Nutrition drinks and powders share a distinguishing characteristic from most other beverages.Â They both offer high protein content (ranging from about 10 to 50 grams per serving), as well as added vitamins, minerals, or other dietary supplement ingredients.
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Nutrition drinks typically can be found in ready-to-use cans or bottles and are marketed as dieting aids, meal replacements, energy boosters, endurance/recovery products, and as concentrated sources of protein.Â The powders typically come in canisters or packets ready to be mixed with water, milk, juice, or other beverage.
Although the nutrition bars must have a sufficient amount of carbohydrates to give them a reasonable texture, feel and taste, protein/nutrition powders and drinks do not. Consequently, makers of nutrition powders and drinks have a great deal of flexibility in the nutritional content of these products. For example, it is quite possible to find powders and drinks with half the fat and carbohydrates of most nutrition bars, while often offering twice the protein.
With powders, however, these nutrition numbers can change significantly depending on the liquid with which you choose to mix the powder.Â Drinks and powders tend to have slightly fewer calories per serving than bars, but again, this may not be the case if a powder is mixed with a high-calorie liquid, such as a whole milk.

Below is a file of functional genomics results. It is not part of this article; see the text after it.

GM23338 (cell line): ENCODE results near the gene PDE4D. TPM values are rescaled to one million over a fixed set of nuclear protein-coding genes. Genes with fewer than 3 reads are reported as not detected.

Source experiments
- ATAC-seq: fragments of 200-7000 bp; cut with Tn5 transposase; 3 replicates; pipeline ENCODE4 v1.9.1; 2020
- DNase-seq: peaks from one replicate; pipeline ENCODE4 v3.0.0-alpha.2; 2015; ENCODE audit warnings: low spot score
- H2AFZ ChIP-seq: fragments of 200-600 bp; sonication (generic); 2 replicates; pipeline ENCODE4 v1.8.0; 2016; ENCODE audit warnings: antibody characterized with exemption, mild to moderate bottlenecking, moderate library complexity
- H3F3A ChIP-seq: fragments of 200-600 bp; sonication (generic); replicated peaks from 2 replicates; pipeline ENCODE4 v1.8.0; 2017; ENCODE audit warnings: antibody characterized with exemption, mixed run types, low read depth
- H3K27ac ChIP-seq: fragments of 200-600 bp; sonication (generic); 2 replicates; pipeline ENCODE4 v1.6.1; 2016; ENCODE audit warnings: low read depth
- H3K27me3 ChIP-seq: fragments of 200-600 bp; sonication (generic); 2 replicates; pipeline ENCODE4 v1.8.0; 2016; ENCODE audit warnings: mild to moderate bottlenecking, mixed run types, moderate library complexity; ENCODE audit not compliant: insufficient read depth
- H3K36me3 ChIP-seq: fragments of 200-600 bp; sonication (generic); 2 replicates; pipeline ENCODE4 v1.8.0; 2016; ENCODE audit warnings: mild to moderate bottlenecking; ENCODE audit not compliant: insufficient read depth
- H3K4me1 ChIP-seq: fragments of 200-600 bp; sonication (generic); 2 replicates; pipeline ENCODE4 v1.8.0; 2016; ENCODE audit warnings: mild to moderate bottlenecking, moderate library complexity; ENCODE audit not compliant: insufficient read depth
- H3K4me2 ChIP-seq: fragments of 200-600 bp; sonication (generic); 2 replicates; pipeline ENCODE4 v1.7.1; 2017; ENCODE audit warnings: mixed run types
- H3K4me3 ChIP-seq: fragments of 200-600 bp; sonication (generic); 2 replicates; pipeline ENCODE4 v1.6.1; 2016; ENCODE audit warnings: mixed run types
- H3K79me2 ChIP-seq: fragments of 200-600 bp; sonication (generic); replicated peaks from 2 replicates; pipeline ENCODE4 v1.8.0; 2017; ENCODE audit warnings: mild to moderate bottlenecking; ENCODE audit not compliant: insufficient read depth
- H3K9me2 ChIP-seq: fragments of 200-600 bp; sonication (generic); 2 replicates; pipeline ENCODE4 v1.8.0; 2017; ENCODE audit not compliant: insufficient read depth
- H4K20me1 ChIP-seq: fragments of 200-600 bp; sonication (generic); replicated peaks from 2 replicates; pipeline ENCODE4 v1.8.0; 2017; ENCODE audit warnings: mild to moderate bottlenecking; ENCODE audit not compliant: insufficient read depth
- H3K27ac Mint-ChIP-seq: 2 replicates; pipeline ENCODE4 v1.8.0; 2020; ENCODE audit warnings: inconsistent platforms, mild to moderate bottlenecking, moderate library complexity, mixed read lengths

Â Claims and Purported Use
Just as nutrition bars offer a convenient means to supplement you diet, nutrition drinks and powders can do the same, but with less carbohydrates, if chosen by the manufacturer.Â Protein drinks provide extra protein for those looking to tone up and build muscle, while recovery drinks offer an easy means to improve the bodyâ€™s speed of recovery after training, exercise, competitions, etc.
for MEAL REPLACEMENTÂ
Â for EXTRA PROTEIN
for RECOVERY (post workout)
Selected Potential Side Effects
A few products (not listed above) have raised some concerns due to potentially high levels of lead or lead contamination and it is always advised to consult with a physician prior to using a dietary supplement.
Selected Drug Interactions
No cases have been reported.
The ADA (American Dietetic Association) has different protein recommendations for different activity levels.
Sedentary folks ~ is 0.4g/pound of body weight
Endurance athletes ~ 0.55-0.65g/pound of body weight
Strength training athletes ~0.65g-0.80g/pound of body weight
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